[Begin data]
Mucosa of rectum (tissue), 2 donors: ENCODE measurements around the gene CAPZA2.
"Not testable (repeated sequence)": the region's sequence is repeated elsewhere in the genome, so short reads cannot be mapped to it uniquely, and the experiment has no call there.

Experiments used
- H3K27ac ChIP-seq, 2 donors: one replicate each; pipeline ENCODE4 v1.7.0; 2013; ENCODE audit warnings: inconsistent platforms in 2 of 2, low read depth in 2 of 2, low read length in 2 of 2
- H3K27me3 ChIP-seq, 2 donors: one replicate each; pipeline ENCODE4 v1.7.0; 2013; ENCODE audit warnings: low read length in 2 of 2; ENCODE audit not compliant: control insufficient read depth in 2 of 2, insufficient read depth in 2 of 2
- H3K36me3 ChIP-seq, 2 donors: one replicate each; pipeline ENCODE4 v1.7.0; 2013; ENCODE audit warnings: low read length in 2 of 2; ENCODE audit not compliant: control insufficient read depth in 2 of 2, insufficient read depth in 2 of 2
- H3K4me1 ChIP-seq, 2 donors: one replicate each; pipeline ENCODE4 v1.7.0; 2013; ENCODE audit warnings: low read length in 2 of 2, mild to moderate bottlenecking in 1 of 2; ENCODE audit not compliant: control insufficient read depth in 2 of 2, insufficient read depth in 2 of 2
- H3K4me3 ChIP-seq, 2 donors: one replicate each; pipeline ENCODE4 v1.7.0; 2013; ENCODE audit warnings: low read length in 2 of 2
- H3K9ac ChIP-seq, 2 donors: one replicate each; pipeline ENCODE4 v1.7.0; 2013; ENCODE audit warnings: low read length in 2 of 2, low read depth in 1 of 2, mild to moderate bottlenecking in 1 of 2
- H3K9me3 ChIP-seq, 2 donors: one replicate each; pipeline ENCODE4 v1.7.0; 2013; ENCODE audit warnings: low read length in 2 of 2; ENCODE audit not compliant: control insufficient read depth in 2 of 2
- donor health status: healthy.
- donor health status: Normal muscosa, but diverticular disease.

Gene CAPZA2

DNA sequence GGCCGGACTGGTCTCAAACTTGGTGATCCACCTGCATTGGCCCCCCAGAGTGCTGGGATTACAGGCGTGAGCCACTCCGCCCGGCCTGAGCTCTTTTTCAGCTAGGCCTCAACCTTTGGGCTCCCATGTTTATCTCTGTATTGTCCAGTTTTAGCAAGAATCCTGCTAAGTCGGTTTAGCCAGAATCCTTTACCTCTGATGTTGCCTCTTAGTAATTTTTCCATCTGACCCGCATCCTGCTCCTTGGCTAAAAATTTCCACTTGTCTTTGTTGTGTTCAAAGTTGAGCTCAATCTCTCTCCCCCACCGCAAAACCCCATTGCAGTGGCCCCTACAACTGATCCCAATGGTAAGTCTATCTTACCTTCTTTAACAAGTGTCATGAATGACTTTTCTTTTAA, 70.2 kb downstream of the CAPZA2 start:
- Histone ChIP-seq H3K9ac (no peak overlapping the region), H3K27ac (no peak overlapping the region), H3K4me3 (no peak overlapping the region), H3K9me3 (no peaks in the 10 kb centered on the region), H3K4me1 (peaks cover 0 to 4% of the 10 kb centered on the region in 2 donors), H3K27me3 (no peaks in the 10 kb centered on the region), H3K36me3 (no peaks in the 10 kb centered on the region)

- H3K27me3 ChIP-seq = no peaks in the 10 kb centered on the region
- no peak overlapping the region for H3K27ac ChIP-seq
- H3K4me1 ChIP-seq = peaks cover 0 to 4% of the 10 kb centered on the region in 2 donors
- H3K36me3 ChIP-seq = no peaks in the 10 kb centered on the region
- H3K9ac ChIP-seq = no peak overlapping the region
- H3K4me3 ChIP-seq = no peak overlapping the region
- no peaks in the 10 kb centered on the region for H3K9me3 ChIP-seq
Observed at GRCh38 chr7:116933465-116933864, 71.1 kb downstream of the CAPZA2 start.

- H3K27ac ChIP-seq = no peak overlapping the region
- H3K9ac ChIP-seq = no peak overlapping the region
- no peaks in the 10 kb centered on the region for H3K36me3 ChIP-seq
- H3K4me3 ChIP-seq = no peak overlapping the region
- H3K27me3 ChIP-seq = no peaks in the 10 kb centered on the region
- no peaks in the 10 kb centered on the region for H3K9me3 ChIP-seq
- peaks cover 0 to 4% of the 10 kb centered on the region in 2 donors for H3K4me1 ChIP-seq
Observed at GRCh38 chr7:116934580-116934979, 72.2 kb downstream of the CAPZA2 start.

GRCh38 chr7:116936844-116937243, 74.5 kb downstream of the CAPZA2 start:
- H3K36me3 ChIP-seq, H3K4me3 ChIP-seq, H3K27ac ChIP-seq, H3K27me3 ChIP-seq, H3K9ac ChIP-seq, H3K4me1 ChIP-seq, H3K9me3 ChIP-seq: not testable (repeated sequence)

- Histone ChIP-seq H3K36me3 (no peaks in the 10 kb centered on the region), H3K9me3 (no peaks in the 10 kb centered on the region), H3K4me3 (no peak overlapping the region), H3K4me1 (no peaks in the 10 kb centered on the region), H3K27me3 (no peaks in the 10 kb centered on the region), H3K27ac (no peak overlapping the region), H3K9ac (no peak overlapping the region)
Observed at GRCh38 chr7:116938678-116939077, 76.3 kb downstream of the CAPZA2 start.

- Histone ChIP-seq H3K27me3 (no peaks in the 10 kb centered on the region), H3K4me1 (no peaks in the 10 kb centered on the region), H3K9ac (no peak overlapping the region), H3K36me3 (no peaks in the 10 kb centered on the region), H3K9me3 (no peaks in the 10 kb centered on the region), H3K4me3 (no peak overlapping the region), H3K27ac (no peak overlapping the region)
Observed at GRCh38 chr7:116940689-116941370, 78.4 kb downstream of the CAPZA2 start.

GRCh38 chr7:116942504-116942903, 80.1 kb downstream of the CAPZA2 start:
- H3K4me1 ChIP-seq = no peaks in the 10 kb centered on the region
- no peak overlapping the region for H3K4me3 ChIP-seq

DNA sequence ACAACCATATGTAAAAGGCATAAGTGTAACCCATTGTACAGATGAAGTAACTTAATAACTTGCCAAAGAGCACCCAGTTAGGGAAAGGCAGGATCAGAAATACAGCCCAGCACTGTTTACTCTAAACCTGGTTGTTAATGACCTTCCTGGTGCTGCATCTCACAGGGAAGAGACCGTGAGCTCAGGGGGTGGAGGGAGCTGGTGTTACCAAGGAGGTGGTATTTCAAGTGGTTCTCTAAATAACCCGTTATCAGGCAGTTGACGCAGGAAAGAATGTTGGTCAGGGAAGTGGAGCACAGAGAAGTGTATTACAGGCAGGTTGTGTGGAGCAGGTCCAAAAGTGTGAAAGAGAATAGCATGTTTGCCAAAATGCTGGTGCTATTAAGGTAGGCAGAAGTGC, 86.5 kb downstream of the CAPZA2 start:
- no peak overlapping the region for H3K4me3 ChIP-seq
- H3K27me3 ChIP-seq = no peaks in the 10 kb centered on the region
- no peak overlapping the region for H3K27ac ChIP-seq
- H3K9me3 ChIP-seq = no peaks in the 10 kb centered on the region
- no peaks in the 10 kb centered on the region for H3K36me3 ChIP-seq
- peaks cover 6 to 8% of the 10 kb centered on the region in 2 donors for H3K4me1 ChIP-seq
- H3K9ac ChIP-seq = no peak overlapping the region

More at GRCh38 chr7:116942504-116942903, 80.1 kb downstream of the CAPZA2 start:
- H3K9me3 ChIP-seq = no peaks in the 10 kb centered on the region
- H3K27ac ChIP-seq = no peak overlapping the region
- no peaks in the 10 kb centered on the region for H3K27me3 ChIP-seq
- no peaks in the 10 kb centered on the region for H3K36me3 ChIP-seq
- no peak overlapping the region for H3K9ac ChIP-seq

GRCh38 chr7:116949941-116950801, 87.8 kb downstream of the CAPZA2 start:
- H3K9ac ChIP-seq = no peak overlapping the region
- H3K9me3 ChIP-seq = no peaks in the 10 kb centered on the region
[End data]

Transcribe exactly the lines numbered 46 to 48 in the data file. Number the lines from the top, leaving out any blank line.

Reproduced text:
- no peaks in the 10 kb centered on the region for H3K36me3 ChIP-seq
- peaks cover 6 to 8% of the 10 kb centered on the region in 2 donors for H3K4me1 ChIP-seq
- H3K9ac ChIP-seq = no peak overlapping the region